According to the researchers, there is no genetic treatment for AIDS. Therefore, the research opportunities are vast. Dr Barzel concluded that the team developed an innovative treatment that could defeat the virus with a single injection, potentially improving the patients' condition significantly. When the engineered B cells come into contact with the virus, it stimulates and encourages the B cells to divide, according to him.  As a result, scientists are fighting the disease by attacking the source of the problem. 

He went on to say that if the virus changes, the B cells will change as well in order to combat it. According to him, the scientists have developed the first medication that can evolve in the body and defeat viruses in an 'arms race.' 

Dr. Barzel went on to say that based on the findings, the team expects to be able to develop a medication for AIDS, other infectious diseases, and certain types of cancer caused by viruses, such as cervical cancer, head and neck cancer, and others in the coming years.


Tags : #vaccine #HIV #Aids #DrBarzel #immunity #armrace #innovation #healthcare #medicircle #simtakumar

About the Author

Shweta Yadav

I strive to provide you with the most current and up-to-date healthcare news and articles in all main areas. Within the Medicircle umbrella, a wide range of themes and categories concerning health.

Related Stories

Loading Please wait...


Trending Now

Seminar on RERA: Concerns in Real Estate heldDecember 09, 2023
Commonwealth youth leaders want action, not just rhetoric at COP28December 09, 2023
South India’s biggest Gaushala, Satyam Shivam Sundaram Gau Nivas to conduct Annakut Celebrations on Sunday on the eve of its 23rd AnniversaryDecember 08, 2023
Center for Diagnostics and Telemedicine Introduces Groundbreaking Service – Preliminary Clinical and Technical Testing for Medical SoftwareDecember 08, 2023
FTCCI to hold a Seminar on RERA: Concerns in Real EstateDecember 08, 2023
Adoption of Public Health Strategies and Early Detection Key for Cancer Mitigation: ExpertsDecember 08, 2023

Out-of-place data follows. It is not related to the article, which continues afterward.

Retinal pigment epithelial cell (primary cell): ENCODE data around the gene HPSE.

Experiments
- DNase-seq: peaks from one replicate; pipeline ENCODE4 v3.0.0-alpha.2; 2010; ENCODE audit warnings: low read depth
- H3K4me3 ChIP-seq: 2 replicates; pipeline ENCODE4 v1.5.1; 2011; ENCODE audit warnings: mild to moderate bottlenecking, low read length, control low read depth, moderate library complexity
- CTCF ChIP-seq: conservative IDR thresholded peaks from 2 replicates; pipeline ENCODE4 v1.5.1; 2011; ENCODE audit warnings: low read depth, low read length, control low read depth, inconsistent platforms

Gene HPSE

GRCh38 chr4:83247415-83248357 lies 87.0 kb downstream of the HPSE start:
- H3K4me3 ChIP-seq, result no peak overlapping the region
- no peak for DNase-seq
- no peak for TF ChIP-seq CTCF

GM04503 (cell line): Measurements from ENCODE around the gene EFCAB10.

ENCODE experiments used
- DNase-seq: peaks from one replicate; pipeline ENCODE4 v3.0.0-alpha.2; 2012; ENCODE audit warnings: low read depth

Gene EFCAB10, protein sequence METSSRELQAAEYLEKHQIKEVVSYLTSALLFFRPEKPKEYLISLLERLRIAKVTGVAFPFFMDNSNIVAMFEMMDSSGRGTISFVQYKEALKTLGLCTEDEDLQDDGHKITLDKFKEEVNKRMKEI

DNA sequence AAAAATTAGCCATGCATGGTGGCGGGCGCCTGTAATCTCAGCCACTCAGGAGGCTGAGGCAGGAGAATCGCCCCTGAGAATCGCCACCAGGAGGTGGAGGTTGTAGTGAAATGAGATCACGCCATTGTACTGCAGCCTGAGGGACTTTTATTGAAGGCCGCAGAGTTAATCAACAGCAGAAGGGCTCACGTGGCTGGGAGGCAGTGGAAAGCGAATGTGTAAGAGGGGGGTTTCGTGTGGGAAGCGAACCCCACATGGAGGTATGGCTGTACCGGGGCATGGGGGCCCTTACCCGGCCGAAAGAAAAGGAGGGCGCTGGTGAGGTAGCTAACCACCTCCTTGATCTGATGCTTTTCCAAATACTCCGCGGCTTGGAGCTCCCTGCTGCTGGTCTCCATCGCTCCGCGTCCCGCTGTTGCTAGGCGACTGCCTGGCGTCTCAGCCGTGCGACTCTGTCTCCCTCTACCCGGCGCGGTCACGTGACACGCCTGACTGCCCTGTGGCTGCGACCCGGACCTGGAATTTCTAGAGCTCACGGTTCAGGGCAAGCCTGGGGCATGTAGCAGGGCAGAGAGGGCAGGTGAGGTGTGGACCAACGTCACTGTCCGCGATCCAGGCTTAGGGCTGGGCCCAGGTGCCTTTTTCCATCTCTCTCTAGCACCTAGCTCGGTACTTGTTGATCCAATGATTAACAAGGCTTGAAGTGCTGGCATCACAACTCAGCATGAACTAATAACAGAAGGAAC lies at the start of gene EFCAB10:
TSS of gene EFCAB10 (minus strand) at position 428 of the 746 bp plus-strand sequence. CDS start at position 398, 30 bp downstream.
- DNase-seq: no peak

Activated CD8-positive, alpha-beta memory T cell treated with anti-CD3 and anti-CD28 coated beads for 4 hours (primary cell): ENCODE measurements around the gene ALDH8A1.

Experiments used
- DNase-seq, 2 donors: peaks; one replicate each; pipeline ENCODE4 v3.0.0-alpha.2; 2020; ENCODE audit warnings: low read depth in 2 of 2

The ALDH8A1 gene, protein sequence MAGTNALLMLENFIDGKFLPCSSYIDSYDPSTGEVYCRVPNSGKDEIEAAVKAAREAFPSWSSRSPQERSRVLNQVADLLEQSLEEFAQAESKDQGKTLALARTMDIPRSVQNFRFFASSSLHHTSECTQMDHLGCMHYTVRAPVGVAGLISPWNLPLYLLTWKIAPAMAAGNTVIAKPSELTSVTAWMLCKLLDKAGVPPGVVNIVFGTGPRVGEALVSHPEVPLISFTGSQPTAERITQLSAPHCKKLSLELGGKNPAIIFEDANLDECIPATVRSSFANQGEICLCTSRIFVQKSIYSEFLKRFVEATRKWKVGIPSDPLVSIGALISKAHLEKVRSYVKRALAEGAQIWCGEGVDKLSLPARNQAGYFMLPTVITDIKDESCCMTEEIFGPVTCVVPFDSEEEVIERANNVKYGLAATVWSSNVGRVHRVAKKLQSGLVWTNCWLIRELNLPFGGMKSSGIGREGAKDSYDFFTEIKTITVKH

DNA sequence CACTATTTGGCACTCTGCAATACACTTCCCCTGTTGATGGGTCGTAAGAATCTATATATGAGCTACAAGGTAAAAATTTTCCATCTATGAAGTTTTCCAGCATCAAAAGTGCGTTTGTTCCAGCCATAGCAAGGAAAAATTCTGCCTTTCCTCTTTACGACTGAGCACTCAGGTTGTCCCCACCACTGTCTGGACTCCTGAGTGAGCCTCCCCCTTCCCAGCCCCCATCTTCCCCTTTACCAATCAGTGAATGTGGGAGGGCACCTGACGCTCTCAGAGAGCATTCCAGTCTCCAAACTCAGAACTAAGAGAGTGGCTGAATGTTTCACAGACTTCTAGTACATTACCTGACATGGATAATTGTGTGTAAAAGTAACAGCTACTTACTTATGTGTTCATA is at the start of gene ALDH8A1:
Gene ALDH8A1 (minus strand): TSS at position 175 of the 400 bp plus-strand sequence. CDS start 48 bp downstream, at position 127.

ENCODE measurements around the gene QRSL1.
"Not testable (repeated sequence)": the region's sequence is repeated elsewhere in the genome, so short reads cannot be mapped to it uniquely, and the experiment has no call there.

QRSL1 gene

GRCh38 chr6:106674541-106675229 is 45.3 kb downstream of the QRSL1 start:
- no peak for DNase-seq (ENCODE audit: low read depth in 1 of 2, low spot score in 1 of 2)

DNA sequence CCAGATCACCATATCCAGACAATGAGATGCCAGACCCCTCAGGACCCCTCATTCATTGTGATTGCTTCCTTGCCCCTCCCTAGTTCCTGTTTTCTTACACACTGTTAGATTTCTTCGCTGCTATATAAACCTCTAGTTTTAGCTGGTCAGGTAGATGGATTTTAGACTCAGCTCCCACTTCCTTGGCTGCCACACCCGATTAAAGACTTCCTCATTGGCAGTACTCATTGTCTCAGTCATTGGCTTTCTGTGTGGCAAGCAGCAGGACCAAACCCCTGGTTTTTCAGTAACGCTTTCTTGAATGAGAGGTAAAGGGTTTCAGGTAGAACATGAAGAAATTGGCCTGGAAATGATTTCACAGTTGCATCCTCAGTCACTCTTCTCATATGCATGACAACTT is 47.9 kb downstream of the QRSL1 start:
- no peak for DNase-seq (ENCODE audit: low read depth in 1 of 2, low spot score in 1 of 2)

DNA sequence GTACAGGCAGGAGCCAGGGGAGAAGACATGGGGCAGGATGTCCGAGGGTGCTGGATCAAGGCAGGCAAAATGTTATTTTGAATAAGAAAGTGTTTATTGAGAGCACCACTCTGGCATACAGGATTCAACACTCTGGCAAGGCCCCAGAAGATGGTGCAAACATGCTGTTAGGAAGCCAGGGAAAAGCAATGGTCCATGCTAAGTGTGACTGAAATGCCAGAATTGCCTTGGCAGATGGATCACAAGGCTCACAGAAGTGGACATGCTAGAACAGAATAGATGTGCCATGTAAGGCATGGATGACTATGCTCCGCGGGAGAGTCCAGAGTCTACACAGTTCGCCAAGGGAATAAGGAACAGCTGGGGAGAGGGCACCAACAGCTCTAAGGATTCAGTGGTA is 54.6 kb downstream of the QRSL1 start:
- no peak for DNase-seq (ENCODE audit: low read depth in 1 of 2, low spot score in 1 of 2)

Are online spaces safe for women?December 08, 2023
Prescribing Equality: Tackling Gender Disparities in India's Healthcare LeadershipDecember 07, 2023
Digitalizing Health: Generative AI's Impact Amplified by AWS Cloud in IndiaDecember 07, 2023
Eyes on the Future: Dr. Agarwal's Group Channels Rs 100 Crore for Cutting-edge Eye Hospitals Across KeralaDecember 06, 2023
Organ Transplant Scandal: Apollo Hospital Faces Government InquiryDecember 06, 2023
Breaking Barriers in Cancer Treatment: Max Healthcare's CAR-T Therapy PartnershipDecember 06, 2023
Exploring the Link Between Covid-19 Vaccination and Sudden Cardiac Arrests: ICMR StudyNovember 22, 2023
Powering the Future: China's Biodegradable Wireless System for Bioelectronic InnovationNovember 22, 2023
IMS BHU Pioneers Advanced Cardiac Care: Unveiling Cutting-Edge Technologies for Precise DiagnosisNovember 18, 2023
Inito's $6 Million Boost: Transforming Women's Health with AI-Backed Fertility MonitoringNovember 18, 2023
Madras High Court Advocates for Equality: PG Medical Students to Receive Incentive Marks for COVID-19 DutyNovember 18, 2023
Next-Gen Healthcare: CarePods and AI Redefine the Patient ExperienceNovember 17, 2023
Air Quality Crisis: Alarming Rise in Premature Births Linked to Air Quality in Begusarai, BiharNovember 17, 2023
Limerick Contest-2023: A Celebration of Wit and PoetryNovember 17, 2023